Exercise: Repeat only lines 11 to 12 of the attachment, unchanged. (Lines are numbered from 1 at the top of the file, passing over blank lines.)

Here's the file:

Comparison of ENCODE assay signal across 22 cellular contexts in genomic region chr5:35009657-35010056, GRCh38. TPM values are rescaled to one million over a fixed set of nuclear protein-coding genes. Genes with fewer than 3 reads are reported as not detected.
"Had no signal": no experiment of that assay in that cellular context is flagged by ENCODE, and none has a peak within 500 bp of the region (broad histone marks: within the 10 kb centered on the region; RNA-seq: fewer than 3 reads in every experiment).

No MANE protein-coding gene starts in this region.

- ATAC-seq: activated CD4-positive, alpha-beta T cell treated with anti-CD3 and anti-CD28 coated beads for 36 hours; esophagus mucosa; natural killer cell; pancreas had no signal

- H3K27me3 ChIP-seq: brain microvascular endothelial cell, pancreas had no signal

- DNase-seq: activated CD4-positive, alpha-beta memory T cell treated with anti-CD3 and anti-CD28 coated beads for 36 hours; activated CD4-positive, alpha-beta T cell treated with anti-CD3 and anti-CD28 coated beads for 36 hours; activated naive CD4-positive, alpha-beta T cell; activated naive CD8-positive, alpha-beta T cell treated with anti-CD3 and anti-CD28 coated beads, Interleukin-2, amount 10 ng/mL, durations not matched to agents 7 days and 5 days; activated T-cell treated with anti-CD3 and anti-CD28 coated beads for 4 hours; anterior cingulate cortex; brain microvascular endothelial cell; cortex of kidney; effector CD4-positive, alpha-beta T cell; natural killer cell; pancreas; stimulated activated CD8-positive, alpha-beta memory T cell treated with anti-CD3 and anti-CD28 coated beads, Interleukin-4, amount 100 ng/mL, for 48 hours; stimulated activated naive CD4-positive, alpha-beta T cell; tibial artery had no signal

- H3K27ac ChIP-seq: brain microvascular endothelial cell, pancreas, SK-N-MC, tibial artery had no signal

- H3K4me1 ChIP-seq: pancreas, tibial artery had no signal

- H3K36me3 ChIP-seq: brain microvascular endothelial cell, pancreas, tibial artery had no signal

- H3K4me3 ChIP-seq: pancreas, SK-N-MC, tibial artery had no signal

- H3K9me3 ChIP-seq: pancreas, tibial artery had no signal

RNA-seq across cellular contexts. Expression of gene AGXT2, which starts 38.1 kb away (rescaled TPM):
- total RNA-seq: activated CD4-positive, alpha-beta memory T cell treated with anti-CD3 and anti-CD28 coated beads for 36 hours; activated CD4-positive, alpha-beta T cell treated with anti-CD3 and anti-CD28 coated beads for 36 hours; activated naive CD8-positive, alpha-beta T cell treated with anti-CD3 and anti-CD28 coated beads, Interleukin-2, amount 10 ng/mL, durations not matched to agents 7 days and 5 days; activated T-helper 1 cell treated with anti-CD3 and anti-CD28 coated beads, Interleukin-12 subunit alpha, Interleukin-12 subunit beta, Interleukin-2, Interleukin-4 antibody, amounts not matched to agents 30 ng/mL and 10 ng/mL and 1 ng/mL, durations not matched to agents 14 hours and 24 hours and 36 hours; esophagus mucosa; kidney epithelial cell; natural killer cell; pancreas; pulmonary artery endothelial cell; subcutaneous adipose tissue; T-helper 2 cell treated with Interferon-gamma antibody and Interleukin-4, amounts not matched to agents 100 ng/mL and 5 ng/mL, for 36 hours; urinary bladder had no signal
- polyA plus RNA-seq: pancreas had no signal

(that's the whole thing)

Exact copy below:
- H3K9me3 ChIP-seq: pancreas, tibial artery had no signal

RNA-seq across cellular contexts. Expression of gene AGXT2, which starts 38.1 kb away (rescaled TPM):